Arkansas County Courthouse, Southern District

The Arkansas County Courthouse for the Southern District in DeWitt (Arkansas County) was designed by Little Rock (Pulaski County) architect H. Ray Burks and constructed by E. V. Bird Construction Company. Built in 1931, this three-story building is a prime example of the Art Deco style used in many Arkansas buildings constructed during this time period.

Located at 101 Court Square, the current Arkansas County Courthouse is the fourth courthouse built in DeWitt. First, three log courthouse buildings were built in 1855 by Colonel Charles W. Belknap, approximately one block from the current site. One building was for a courtroom, another for the clerk’s and sheriff’s offices, and the third for a jury room. This set of buildings was replaced with a two-story red brick building in 1862, built on the current site, and replaced again with a larger courthouse in 1893. (Not long after the 1862 courthouse was built, it was set on fire, and fourteen-year-old Martin Billinsley is credited for extinguishing the blaze.) This third courthouse almost immediately developed cracks in the foundation and was disliked by the officials and citizens of the area. The whole building was condemned before the current courthouse was built.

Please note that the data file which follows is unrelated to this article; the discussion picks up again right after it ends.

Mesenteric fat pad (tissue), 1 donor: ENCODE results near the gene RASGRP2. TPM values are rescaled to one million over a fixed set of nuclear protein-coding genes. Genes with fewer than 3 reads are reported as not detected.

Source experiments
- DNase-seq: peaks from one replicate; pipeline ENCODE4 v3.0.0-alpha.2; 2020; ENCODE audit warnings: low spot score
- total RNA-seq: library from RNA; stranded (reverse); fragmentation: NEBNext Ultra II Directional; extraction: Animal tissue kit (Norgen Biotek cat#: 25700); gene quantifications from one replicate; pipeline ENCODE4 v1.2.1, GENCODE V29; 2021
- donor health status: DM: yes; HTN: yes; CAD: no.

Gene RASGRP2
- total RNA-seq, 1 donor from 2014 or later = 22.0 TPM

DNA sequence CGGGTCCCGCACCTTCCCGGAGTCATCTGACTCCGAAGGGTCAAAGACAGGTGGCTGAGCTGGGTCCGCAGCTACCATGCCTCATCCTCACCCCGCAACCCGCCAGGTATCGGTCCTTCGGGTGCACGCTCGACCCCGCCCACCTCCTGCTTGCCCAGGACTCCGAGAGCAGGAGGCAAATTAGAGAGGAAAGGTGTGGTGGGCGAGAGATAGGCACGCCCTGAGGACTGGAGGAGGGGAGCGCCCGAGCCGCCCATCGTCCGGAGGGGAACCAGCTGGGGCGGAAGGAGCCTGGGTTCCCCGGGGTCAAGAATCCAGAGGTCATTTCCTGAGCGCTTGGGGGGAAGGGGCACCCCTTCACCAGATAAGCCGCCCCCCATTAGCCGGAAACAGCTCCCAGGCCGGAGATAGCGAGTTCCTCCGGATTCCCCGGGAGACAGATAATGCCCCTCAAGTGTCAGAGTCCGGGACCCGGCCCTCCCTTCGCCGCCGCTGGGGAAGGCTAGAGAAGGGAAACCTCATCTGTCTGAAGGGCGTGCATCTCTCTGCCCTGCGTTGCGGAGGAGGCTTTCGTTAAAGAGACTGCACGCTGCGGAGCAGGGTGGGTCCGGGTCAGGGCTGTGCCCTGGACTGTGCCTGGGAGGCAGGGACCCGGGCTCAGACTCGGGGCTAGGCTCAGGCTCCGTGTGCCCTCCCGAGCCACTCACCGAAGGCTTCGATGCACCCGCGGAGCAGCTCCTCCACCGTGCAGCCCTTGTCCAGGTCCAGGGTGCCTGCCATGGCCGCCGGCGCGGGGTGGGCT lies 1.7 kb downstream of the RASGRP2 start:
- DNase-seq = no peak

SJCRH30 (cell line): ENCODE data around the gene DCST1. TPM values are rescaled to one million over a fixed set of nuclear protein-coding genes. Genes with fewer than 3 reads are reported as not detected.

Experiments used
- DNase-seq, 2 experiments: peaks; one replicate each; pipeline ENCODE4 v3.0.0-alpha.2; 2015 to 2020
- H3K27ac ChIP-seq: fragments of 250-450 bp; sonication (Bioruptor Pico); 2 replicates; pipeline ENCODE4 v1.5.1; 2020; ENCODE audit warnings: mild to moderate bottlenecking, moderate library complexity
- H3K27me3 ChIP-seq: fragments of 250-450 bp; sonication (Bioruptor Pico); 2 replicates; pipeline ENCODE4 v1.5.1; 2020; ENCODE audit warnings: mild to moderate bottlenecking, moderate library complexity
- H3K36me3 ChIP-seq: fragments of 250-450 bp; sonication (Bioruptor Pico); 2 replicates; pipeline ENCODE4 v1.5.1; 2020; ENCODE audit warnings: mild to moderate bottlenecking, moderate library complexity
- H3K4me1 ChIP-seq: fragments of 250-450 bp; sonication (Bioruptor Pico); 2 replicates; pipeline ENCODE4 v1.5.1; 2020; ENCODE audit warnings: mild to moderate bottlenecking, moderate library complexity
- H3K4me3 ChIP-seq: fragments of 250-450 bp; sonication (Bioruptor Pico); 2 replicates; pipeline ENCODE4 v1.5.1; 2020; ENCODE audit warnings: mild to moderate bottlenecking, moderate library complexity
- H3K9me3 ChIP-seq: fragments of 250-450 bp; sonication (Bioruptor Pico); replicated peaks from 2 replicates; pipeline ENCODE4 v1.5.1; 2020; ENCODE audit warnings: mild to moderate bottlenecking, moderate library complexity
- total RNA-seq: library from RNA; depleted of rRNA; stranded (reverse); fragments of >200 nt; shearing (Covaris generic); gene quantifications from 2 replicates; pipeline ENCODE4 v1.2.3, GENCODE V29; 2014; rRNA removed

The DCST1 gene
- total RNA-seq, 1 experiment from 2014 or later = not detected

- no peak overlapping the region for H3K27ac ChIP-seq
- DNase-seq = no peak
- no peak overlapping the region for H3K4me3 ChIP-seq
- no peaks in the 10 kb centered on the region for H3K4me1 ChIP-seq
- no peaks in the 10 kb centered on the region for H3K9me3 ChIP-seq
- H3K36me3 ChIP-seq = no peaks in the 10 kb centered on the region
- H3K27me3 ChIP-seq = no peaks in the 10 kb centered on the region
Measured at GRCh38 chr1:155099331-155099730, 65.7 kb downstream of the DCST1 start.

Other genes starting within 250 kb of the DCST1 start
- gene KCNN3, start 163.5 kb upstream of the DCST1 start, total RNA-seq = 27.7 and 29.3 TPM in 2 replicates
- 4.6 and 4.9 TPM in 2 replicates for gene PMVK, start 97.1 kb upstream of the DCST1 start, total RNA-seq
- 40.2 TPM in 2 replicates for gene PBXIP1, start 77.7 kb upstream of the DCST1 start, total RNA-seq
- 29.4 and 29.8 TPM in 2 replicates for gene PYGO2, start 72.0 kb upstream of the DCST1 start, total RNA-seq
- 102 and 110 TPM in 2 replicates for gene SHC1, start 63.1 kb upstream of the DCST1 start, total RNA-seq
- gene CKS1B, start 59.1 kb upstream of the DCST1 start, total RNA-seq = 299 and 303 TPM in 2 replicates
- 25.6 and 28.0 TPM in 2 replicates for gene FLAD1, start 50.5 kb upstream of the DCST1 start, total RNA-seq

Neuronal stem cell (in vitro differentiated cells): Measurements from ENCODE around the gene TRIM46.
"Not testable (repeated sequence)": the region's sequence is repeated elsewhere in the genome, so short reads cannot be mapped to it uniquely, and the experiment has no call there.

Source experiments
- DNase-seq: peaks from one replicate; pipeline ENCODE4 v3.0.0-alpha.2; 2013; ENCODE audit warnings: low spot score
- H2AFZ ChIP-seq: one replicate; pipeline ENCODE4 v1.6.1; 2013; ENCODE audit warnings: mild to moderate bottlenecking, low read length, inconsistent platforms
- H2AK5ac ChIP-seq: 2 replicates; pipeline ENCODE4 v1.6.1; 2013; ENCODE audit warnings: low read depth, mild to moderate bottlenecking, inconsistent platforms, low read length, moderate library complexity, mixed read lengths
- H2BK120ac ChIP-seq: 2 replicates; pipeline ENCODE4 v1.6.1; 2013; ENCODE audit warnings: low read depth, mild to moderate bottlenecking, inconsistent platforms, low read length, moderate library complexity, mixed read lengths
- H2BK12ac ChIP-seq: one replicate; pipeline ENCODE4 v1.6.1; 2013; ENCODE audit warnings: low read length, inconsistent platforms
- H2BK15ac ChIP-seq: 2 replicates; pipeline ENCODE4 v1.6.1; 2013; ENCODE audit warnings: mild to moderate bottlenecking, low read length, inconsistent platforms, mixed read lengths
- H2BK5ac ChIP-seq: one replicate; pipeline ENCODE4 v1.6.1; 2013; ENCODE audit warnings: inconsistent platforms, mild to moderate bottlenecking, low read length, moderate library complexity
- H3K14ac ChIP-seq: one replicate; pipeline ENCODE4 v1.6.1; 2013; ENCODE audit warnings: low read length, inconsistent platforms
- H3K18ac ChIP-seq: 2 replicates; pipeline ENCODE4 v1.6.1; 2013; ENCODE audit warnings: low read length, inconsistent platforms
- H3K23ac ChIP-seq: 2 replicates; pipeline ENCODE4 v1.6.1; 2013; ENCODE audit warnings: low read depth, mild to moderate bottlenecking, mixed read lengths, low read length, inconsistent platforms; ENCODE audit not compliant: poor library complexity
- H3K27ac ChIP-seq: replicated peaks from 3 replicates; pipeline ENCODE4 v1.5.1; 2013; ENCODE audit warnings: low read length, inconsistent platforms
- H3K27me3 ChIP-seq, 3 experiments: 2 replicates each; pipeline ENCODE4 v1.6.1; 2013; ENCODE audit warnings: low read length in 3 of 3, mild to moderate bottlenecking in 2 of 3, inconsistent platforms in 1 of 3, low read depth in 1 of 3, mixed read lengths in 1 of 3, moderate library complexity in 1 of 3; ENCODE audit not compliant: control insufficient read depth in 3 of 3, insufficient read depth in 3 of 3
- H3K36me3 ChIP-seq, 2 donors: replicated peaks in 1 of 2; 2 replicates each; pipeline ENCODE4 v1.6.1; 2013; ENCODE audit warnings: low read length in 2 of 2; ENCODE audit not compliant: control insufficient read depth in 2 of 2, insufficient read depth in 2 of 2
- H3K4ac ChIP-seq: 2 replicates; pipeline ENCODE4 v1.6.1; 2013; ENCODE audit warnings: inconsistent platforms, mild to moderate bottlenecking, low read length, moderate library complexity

Built in the Art Deco style, the courthouse has experienced exterior changes only in the replacement of the front doors with aluminum pair doors, as well as the construction of two single-story additions (built in 1971) at the rear of the building. Inside the building, the only major change has been the resurfacing of the walls with modern wood paneling. The entire building still has the original ceramic tile floor. All of the original judges’ benches and witness stands, as well as most of the original light fixtures, remain. The courtroom ceiling is also original. The courthouse was added to the National Register of Historic Places on November 20, 1992.

For additional information:
“Arkansas County Courthouse—Southern District.” National Register of Historic Places nomination form. On file at Arkansas Historic Preservation Program, Little Rock, Arkansas. Online at (accessed November 8, 2021).

Danny Groshong
Little Rock, Arkansas


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